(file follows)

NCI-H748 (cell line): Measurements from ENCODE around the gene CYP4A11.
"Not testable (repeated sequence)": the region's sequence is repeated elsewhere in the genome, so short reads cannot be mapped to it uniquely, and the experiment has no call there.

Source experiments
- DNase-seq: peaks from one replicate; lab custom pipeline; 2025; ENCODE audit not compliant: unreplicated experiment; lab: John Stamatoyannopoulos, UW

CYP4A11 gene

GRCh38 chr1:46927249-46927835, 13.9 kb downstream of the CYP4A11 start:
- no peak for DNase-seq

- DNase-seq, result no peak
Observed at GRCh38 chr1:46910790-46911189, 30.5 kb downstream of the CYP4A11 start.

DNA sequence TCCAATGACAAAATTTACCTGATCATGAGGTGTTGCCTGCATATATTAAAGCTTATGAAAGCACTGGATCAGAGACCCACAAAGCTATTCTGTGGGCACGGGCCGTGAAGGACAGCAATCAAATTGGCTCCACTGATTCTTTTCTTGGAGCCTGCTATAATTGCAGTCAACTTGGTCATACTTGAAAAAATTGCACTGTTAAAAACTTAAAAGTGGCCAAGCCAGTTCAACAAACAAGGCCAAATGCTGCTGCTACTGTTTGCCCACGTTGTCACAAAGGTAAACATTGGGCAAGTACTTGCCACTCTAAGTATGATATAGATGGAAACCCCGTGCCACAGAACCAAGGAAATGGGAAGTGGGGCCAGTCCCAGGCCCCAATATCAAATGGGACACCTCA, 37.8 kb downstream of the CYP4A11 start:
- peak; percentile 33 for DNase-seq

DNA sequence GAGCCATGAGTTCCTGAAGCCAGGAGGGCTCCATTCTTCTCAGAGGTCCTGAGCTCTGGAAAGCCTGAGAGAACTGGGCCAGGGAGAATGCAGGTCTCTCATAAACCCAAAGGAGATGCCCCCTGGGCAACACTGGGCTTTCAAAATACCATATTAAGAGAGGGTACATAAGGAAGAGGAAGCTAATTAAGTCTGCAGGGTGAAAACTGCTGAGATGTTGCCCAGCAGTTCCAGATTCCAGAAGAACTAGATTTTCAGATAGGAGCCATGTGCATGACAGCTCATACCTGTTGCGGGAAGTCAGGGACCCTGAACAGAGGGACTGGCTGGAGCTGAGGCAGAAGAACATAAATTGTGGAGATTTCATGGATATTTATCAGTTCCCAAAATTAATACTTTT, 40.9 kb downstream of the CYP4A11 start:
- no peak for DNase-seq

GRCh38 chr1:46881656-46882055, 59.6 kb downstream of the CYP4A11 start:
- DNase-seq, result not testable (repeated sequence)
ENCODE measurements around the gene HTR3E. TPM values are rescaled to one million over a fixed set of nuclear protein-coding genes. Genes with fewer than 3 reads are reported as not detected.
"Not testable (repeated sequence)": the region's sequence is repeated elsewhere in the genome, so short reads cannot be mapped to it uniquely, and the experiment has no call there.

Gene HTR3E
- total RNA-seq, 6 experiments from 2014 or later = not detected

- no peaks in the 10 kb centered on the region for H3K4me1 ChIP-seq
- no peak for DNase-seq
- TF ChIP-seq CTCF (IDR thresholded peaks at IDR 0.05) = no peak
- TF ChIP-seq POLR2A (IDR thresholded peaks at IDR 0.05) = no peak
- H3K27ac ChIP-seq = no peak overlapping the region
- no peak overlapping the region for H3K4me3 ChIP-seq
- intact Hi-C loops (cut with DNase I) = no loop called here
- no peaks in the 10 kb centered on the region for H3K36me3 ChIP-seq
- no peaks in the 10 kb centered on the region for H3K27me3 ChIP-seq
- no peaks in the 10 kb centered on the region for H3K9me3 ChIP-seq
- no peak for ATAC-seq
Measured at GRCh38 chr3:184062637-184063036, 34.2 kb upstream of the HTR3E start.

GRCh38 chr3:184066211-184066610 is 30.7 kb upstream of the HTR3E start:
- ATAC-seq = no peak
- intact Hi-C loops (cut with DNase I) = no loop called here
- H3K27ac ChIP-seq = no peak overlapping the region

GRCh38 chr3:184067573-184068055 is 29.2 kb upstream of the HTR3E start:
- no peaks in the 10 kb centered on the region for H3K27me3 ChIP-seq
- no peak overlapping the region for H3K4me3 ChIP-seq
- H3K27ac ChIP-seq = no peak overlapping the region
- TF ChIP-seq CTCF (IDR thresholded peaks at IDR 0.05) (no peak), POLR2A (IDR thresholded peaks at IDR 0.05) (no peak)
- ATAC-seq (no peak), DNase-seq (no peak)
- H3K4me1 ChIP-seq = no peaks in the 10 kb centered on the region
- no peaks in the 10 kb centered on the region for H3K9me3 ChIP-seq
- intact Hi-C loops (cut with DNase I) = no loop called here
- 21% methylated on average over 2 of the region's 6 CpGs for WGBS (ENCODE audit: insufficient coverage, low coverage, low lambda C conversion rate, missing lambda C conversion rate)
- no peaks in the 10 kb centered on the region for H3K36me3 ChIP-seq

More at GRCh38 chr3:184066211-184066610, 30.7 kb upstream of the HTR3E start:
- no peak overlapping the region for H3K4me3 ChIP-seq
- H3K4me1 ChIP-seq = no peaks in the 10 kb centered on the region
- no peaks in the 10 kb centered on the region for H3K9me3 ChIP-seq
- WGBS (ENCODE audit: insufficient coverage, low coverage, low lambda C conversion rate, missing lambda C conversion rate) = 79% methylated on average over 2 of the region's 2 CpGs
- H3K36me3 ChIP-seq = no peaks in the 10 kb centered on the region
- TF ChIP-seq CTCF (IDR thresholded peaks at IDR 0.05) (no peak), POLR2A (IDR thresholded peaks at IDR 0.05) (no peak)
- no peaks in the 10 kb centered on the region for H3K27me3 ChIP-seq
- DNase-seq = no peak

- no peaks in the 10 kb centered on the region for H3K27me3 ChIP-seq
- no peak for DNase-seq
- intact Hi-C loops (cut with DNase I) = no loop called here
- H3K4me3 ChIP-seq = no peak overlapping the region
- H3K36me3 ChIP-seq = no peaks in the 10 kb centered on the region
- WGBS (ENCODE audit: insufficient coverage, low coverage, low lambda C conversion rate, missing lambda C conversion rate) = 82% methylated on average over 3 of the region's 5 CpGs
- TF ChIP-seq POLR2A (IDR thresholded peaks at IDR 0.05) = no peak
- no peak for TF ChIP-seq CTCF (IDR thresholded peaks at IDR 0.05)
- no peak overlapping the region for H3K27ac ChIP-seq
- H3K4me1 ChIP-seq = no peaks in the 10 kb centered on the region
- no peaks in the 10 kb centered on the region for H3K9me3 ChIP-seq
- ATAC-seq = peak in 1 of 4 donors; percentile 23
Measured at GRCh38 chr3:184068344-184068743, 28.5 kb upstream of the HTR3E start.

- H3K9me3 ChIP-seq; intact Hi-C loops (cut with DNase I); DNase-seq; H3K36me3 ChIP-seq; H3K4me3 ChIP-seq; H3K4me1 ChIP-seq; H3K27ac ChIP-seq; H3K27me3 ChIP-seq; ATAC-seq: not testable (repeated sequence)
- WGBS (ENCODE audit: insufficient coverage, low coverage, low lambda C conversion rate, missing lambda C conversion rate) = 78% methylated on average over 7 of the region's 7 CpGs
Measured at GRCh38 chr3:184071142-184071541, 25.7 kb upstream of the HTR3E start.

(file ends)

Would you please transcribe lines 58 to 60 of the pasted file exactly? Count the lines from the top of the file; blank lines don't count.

- intact Hi-C loops (cut with DNase I) = no loop called here
- H3K4me3 ChIP-seq = no peak overlapping the region
- H3K36me3 ChIP-seq = no peaks in the 10 kb centered on the region